Not setting a budget

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Setting a budget and sticking to it keeps you from placing more bets in an attempt to recoup losses and helps you bet responsibly without taking on gambling debt or forming a habit.

Before you get started, decide how much money you can spend can afford to lose. This is called your bankroll. Many sports betting strategists recommend making bets with only 1% to 5% of your bankroll. You’ll also want to keep track of your wagers, wins, and losses using a simple spreadsheet. Some sportsbooks — the company or individual that can legally take your bet — offer additional tools to help you track your bets.

Relying on emotion instead of data

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This may seem obvious, but emotional betting — fueled by things like childhood attachments or even a compelling underdog story in the news — is so common that there’s even a name for it: sentiment bias. Just because you had a Pittsburgh Steelers raincoat when you were a kid doesn’t mean you always have to bet on them to win.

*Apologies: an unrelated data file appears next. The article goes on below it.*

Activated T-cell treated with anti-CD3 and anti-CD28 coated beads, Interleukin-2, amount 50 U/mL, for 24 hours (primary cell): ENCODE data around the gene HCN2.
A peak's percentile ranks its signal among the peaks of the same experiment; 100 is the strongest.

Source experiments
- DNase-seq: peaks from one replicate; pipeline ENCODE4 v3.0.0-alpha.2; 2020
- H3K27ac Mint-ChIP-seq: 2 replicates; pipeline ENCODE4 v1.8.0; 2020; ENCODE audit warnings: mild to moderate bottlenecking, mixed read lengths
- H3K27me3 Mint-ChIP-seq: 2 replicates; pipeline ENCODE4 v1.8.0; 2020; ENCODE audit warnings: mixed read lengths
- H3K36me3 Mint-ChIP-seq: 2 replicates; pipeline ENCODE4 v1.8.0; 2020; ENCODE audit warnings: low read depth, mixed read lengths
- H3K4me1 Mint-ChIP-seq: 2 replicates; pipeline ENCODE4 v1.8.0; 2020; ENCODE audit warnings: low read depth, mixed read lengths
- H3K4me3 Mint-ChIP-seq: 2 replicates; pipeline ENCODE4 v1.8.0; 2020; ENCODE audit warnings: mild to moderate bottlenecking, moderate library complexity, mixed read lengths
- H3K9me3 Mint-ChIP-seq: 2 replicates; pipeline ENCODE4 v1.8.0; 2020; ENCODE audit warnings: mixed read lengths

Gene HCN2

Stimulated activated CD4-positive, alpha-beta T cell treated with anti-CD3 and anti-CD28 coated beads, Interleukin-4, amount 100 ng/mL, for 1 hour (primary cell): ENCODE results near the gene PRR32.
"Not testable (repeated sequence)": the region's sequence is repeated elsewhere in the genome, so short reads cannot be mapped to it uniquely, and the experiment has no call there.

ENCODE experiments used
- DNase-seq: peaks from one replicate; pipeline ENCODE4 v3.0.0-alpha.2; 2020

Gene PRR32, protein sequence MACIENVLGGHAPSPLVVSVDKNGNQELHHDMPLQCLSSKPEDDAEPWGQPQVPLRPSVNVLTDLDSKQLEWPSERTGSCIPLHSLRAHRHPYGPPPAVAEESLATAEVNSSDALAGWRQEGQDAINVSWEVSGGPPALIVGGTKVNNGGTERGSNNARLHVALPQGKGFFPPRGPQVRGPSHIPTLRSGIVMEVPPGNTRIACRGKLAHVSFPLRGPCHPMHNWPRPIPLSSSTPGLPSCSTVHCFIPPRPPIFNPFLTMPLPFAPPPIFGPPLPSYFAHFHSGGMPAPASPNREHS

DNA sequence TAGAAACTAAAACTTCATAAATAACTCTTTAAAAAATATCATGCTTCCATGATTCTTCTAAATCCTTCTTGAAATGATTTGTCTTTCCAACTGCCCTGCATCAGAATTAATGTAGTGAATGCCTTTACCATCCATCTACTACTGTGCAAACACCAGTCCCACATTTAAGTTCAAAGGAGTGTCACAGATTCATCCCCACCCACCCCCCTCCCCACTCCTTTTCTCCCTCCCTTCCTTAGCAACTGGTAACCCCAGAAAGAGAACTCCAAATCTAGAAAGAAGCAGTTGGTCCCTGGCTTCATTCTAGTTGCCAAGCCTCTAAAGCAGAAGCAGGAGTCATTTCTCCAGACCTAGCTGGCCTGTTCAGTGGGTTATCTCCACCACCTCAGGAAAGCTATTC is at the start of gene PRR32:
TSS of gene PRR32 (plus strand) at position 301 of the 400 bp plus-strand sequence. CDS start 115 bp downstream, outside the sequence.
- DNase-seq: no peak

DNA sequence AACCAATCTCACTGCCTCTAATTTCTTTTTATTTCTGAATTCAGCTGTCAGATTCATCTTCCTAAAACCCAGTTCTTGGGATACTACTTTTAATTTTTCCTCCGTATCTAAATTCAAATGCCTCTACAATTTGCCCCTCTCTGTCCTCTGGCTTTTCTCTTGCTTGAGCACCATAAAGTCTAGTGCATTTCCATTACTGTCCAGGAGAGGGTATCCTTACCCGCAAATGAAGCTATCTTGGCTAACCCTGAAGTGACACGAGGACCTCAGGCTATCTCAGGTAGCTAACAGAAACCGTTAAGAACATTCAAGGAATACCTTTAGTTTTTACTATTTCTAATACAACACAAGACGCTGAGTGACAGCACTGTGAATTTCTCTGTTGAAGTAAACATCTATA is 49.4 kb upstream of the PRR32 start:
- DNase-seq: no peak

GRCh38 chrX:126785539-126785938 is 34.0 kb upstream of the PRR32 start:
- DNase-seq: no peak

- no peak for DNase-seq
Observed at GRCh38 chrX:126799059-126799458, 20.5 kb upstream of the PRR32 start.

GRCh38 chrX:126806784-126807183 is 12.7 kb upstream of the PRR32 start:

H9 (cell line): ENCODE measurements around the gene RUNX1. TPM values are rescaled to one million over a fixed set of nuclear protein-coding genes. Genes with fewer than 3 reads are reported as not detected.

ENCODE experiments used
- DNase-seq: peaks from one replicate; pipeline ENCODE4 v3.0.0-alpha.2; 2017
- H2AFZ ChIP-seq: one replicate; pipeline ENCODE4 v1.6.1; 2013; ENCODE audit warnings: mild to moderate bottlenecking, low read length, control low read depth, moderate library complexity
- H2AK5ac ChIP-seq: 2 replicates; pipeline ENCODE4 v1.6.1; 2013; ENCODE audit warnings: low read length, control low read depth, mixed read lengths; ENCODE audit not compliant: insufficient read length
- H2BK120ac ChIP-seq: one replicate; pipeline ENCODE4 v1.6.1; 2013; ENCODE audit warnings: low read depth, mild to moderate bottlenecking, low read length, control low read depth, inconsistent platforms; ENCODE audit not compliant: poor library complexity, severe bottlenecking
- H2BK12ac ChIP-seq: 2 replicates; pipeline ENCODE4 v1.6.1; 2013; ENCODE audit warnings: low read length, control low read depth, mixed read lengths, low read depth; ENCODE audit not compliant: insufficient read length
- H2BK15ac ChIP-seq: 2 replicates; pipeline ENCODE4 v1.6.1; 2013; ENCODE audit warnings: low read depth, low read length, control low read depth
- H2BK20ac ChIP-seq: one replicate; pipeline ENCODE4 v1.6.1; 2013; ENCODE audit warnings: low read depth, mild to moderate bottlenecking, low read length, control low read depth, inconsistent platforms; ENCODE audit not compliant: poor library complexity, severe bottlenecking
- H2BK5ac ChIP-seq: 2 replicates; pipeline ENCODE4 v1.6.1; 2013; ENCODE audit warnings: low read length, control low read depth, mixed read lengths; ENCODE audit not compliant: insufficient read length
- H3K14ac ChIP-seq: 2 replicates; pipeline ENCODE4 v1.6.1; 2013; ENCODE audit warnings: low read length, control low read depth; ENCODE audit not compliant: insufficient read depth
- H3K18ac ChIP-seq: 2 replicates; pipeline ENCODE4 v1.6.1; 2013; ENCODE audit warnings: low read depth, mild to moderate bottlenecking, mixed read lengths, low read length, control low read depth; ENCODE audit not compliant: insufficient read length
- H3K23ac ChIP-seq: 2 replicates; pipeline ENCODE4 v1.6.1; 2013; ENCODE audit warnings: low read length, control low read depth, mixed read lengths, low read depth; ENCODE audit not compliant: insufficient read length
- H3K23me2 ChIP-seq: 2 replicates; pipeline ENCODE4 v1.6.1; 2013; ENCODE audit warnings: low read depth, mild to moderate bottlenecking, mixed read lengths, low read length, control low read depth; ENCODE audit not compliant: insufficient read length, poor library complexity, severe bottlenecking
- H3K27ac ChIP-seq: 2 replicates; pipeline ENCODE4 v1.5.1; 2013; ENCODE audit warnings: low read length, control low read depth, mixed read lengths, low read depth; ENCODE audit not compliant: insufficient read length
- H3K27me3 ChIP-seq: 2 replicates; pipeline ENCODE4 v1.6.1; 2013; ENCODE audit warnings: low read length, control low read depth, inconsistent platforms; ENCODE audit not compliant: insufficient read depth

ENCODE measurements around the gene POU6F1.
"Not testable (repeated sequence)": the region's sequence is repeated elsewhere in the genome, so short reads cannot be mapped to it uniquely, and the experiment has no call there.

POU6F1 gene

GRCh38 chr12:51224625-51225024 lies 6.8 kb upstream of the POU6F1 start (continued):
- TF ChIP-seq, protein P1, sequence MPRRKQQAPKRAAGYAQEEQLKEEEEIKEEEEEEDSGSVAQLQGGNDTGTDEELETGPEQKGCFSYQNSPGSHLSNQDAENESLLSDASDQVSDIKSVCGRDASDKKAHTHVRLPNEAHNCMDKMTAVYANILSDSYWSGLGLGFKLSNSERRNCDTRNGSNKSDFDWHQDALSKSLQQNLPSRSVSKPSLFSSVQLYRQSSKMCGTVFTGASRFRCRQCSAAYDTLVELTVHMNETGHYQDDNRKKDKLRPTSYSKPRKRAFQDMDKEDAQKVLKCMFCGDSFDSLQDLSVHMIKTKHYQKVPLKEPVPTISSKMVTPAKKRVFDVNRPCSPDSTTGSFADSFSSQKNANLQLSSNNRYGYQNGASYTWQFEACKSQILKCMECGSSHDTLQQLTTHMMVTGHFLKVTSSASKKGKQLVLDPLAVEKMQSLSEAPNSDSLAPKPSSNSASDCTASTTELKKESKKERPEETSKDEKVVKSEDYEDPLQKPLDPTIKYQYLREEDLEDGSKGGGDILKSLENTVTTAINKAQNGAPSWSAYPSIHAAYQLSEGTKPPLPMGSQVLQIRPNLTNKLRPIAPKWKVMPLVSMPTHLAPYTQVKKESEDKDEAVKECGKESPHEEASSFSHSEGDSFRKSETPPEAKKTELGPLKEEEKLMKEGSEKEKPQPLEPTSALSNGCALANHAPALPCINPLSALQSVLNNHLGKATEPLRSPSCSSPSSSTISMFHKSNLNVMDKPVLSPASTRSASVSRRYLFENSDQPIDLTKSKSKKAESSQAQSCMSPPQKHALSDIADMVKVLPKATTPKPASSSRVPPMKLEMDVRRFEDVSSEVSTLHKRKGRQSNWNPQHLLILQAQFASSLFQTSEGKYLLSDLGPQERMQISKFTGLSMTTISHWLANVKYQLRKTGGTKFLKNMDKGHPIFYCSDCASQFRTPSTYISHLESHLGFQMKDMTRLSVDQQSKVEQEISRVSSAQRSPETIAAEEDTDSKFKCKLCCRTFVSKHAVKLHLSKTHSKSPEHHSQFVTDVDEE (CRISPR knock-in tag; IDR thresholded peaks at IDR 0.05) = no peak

Betting in favor of popular home teams

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Another form of sentiment bias is when fans bet on their favorite home team. With hugely popular teams, sportsbooks often “shade the line,” giving the favored team slightly higher odds instead of opening the bet with true odds. This means that if you bet on the favored team and they win, your return will be less than what it would be if the sportsbook had opened with the true odds.

Not taking injuries into consideration